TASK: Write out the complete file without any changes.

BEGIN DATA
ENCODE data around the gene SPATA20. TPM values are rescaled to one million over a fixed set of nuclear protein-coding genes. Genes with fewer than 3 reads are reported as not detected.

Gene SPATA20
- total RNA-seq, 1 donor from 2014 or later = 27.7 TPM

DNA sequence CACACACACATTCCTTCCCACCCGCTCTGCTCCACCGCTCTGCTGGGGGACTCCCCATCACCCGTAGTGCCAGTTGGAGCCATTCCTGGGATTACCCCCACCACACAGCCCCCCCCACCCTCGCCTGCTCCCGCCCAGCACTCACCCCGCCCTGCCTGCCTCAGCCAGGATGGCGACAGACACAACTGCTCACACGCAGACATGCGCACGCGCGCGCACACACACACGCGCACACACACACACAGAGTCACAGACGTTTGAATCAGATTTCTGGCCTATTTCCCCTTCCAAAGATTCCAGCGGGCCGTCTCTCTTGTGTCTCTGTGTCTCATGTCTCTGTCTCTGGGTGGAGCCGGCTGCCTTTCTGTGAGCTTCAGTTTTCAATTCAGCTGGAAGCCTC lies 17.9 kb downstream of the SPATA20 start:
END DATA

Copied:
ENCODE data around the gene SPATA20. TPM values are rescaled to one million over a fixed set of nuclear protein-coding genes. Genes with fewer than 3 reads are reported as not detected.

Gene SPATA20
- total RNA-seq, 1 donor from 2014 or later = 27.7 TPM

DNA sequence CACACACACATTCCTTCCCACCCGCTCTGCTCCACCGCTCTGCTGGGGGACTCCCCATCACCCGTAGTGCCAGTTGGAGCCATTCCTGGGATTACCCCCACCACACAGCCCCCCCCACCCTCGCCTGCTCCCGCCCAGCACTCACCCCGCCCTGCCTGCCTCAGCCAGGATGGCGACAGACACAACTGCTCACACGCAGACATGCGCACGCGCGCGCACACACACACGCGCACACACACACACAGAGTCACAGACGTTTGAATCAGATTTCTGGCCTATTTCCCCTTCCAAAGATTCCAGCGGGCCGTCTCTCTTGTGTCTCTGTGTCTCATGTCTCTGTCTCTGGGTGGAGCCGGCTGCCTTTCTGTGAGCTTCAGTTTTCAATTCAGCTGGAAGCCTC lies 17.9 kb downstream of the SPATA20 start: